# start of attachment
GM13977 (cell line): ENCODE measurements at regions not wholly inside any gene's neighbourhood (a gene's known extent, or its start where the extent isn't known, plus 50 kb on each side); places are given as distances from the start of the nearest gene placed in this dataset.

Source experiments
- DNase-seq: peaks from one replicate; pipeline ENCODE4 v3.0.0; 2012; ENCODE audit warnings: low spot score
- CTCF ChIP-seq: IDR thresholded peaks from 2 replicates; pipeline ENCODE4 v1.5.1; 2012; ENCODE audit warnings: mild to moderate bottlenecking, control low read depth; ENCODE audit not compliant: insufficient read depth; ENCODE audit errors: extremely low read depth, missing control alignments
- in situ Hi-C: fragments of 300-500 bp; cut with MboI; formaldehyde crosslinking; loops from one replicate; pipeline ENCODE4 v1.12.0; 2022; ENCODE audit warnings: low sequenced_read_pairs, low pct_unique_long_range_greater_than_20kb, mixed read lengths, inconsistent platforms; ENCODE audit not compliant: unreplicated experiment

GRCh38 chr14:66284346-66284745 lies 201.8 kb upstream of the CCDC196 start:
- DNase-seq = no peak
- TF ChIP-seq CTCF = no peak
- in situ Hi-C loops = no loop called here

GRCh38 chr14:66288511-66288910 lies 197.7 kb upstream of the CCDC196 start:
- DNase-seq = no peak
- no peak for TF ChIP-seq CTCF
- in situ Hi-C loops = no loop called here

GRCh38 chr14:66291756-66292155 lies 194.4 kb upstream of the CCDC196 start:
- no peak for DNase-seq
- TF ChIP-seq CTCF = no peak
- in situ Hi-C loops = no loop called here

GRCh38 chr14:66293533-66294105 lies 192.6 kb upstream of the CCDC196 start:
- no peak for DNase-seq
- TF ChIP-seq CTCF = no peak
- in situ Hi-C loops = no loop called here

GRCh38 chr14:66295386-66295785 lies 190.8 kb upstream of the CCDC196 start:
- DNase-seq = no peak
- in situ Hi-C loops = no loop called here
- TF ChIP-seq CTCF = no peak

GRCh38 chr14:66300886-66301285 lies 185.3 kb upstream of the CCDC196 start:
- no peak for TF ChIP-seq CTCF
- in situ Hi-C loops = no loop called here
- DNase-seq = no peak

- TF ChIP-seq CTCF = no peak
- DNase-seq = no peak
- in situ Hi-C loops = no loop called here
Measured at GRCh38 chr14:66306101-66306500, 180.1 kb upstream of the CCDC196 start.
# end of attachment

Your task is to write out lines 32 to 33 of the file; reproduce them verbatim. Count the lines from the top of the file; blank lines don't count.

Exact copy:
- in situ Hi-C loops = no loop called here
Measured at GRCh38 chr14:66306101-66306500, 180.1 kb upstream of the CCDC196 start.